Related Content:

Mike Milner is the cofounder and chief technology officer at IMMUNIO. While Mike has witnessed the breadth of opportunities technology and data intelligence have created for business and government, his focus has always been on the vulnerabilities. Between fighting ... View Full Bio
Comment  | 
Print  | 
More Insights
Comments
Newest First  |  Oldest First  |  Threaded View
geekamongus
100%
0%
geekamongus,
User Rank: Apprentice
9/16/2016 | 1:19:26 PM
Security is still security
What I got from this article is that by embracing The Cloud (translation: some computers somewhere else), you are increasing your risk profile, and that your old security people can't think in the ways necessary to comprehend this new way of fast-paced jet-setting technology.

I posit that the same basic security principles apply to The Cloud the same way they apply to anything else: Confidentiality, Availability, and Integrity.

Or am I missing something you said amongst all the cool management speak and buzzwords?
3 Ways to Retain Security Operations Staff
Oliver Rochford, Vice President of Security Evangelism at DFLabs,  11/20/2017
A Call for Greater Regulation of Digital Currencies
Kelly Sheridan, Associate Editor, Dark Reading,  11/21/2017
New OWASP Top 10 List Includes Three New Web Vulns
Jai Vijayan, Freelance writer,  11/21/2017
Register for Dark Reading Newsletters
White Papers
Video
Cartoon Contest
Write a Caption, Win a Starbucks Card! Click Here
Latest Comment: This comment is waiting for review by our moderators.
Current Issue
Managing Cyber-Risk
An online breach could have a huge impact on your organization. Here are some strategies for measuring and managing that risk.
Flash Poll
Twitter Feed
Dark Reading - Bug Report
Bug Report
Enterprise Vulnerabilities
From DHS/US-CERT's National Vulnerability Database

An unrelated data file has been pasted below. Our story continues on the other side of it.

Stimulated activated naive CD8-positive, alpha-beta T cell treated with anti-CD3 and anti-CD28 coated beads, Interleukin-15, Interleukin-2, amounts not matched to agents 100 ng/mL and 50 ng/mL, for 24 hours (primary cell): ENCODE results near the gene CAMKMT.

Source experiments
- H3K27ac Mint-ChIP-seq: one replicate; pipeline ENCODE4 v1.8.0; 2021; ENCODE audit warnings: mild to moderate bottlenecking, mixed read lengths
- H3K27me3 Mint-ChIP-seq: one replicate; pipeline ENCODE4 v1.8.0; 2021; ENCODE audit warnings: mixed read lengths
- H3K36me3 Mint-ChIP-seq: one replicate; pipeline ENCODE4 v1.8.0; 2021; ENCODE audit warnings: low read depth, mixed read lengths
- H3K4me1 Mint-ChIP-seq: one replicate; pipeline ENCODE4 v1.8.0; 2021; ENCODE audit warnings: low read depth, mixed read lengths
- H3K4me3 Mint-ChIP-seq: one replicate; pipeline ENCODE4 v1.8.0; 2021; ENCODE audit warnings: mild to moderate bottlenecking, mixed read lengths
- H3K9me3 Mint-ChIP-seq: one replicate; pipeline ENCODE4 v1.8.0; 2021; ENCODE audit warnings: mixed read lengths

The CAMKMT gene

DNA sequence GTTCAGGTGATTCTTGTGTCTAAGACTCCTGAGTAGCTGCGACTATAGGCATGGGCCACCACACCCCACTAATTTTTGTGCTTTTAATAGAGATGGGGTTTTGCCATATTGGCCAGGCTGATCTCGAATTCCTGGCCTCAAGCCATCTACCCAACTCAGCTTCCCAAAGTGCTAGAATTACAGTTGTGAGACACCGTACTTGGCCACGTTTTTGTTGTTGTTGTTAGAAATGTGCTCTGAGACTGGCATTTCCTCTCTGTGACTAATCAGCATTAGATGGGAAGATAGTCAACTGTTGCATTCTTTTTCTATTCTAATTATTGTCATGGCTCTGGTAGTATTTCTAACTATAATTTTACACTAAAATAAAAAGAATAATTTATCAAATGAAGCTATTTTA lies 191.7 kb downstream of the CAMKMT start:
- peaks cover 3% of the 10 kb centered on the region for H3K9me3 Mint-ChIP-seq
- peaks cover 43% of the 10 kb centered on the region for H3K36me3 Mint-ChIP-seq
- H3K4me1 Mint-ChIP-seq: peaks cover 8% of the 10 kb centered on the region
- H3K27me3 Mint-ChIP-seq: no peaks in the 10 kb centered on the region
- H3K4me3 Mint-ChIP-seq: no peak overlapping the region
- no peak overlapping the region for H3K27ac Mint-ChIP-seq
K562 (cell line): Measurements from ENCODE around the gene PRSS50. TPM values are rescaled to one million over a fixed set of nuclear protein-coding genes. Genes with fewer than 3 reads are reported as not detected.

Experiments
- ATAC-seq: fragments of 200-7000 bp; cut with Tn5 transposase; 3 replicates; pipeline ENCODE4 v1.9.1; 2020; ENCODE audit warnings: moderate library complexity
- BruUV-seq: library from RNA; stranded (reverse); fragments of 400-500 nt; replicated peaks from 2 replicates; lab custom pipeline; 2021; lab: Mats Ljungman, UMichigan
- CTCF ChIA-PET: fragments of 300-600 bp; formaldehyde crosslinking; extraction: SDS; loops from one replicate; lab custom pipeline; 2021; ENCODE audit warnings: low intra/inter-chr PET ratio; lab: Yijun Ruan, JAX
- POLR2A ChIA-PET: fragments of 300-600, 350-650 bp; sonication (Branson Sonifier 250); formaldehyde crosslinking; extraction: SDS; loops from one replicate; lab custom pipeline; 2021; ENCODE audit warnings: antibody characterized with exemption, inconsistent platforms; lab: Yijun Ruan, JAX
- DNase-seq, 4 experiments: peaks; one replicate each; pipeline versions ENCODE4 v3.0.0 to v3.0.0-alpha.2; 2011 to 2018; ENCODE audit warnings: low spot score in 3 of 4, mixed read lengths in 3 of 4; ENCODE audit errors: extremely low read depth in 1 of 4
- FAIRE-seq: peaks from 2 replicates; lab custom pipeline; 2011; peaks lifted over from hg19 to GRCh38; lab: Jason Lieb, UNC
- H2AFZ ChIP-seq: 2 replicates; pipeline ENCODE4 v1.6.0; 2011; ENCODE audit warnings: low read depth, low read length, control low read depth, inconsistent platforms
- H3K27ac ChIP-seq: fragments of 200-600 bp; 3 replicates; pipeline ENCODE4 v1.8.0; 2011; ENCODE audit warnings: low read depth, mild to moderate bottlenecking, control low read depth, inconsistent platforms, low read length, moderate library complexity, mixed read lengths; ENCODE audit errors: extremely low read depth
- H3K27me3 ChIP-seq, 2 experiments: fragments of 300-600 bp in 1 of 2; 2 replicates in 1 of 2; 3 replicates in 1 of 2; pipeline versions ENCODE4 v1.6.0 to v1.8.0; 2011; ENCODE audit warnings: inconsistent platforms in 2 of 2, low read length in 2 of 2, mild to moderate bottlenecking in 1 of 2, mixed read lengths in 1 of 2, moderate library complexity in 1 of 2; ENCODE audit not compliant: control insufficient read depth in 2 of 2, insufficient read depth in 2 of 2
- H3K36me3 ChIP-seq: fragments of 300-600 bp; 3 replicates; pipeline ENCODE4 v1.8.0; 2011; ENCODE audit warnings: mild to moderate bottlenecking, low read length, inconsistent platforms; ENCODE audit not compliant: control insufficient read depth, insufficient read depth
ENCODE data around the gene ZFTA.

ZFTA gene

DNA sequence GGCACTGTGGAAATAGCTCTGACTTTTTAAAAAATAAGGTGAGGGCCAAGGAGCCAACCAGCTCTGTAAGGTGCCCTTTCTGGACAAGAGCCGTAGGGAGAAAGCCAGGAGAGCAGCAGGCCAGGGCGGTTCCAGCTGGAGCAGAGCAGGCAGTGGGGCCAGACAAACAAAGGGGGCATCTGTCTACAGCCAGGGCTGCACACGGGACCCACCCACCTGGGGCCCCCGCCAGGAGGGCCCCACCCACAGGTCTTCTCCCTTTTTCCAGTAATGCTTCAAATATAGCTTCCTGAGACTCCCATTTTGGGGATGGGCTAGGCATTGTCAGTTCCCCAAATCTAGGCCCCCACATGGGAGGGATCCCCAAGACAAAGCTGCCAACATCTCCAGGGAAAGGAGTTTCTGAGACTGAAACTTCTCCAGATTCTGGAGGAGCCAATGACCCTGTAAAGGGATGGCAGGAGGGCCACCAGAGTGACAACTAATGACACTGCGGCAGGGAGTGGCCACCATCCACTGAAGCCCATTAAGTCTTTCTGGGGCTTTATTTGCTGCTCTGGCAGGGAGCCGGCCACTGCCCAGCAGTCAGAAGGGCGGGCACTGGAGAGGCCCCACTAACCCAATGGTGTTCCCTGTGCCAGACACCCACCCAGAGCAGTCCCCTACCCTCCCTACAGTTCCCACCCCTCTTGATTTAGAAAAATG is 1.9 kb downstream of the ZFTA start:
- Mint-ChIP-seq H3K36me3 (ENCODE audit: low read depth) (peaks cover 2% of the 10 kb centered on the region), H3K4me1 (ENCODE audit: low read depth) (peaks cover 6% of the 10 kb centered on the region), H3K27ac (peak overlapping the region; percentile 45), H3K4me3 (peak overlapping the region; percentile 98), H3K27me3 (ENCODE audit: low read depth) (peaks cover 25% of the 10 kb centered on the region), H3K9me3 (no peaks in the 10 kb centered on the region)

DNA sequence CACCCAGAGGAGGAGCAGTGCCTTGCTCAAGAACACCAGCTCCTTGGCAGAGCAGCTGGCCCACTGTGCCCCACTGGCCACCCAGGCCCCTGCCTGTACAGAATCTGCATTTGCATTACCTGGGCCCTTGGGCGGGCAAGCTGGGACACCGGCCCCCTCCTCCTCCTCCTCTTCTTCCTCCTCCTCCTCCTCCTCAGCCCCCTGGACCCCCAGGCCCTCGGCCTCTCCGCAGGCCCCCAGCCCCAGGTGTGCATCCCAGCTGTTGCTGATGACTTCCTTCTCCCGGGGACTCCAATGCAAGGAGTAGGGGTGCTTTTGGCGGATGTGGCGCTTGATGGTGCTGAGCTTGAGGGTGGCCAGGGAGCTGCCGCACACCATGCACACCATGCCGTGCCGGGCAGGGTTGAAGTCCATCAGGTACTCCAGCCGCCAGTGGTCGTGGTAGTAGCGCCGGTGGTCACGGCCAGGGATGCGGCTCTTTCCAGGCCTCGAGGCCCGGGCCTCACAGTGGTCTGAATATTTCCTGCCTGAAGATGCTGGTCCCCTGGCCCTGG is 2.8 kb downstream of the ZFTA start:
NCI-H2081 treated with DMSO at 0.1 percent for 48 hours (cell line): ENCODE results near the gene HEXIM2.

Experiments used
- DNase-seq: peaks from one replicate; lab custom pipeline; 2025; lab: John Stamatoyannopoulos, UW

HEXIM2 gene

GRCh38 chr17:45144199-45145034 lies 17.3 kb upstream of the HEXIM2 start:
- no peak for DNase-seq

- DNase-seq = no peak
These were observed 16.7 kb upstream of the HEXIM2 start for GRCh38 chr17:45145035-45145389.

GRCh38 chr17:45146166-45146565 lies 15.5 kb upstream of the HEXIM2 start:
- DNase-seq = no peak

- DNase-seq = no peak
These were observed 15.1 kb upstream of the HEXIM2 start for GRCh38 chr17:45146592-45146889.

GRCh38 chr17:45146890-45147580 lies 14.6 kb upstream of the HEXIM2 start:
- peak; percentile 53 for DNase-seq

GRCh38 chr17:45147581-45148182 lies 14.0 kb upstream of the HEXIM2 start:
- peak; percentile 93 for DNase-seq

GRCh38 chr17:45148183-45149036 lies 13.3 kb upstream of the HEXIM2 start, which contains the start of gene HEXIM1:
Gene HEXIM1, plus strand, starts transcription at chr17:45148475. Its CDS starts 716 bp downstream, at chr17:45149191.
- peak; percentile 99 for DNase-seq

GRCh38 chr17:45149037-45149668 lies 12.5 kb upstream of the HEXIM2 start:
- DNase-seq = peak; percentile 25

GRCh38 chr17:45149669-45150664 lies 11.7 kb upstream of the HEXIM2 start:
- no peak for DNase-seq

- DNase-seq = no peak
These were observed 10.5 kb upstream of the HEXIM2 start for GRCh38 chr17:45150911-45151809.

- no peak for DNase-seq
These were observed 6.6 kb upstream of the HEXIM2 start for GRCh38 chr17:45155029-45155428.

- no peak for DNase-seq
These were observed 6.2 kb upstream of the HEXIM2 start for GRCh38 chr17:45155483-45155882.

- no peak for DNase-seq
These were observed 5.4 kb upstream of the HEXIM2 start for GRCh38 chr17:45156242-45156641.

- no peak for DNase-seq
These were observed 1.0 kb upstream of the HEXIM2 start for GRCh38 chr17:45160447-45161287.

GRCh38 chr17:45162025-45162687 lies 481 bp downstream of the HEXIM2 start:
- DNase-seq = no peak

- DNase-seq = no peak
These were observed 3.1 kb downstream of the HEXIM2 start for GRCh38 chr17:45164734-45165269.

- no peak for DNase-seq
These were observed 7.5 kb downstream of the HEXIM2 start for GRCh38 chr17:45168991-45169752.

CVE-2017-0290
Published: 2017-05-09
NScript in mpengine in Microsoft Malware Protection Engine with Engine Version before 1.1.13704.0, as used in Windows Defender and other products, allows remote attackers to execute arbitrary code or cause a denial of service (type confusion and application crash) via crafted JavaScript code within ...

CVE-2016-10369
Published: 2017-05-08
unixsocket.c in lxterminal through 0.3.0 insecurely uses /tmp for a socket file, allowing a local user to cause a denial of service (preventing terminal launch), or possibly have other impact (bypassing terminal access control).

CVE-2016-8202
Published: 2017-05-08
A privilege escalation vulnerability in Brocade Fibre Channel SAN products running Brocade Fabric OS (FOS) releases earlier than v7.4.1d and v8.0.1b could allow an authenticated attacker to elevate the privileges of user accounts accessing the system via command line interface. With affected version...

CVE-2016-8209
Published: 2017-05-08
Improper checks for unusual or exceptional conditions in Brocade NetIron 05.8.00 and later releases up to and including 06.1.00, when the Management Module is continuously scanned on port 22, may allow attackers to cause a denial of service (crash and reload) of the management module.

CVE-2017-0890
Published: 2017-05-08
Nextcloud Server before 11.0.3 is vulnerable to an inadequate escaping leading to a XSS vulnerability in the search module. To be exploitable a user has to write or paste malicious content into the search dialogue.